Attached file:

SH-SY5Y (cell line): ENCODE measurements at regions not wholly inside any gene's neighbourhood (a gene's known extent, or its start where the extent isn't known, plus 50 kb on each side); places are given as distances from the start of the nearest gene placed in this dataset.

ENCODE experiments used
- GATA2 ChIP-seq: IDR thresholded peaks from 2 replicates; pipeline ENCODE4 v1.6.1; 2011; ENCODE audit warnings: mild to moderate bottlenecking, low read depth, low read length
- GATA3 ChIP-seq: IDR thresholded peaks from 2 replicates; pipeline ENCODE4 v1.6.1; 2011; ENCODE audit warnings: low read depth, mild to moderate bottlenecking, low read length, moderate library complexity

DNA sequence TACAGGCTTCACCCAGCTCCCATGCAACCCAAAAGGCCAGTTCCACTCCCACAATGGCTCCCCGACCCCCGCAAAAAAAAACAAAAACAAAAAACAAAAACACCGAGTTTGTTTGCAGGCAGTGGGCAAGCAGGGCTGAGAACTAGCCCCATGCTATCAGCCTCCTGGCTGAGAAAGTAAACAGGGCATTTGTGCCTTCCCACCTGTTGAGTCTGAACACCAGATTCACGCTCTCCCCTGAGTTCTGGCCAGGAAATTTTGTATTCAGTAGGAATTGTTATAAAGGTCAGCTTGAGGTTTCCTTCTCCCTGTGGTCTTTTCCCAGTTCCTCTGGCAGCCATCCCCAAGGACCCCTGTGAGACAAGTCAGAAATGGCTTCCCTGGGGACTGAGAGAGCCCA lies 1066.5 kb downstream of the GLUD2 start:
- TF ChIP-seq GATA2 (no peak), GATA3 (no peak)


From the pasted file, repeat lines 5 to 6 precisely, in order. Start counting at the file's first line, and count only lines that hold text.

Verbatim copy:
DNA sequence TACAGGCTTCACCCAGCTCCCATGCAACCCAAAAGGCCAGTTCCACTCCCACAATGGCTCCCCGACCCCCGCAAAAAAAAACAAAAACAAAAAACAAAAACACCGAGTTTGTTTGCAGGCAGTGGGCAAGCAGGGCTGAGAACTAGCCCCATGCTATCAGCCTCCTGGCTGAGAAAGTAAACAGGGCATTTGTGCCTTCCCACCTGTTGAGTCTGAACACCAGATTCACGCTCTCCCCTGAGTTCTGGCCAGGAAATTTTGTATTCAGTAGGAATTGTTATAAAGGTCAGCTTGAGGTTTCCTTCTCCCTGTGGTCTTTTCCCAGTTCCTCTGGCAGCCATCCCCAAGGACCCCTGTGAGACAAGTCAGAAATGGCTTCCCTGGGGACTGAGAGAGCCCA lies 1066.5 kb downstream of the GLUD2 start:
- TF ChIP-seq GATA2 (no peak), GATA3 (no peak)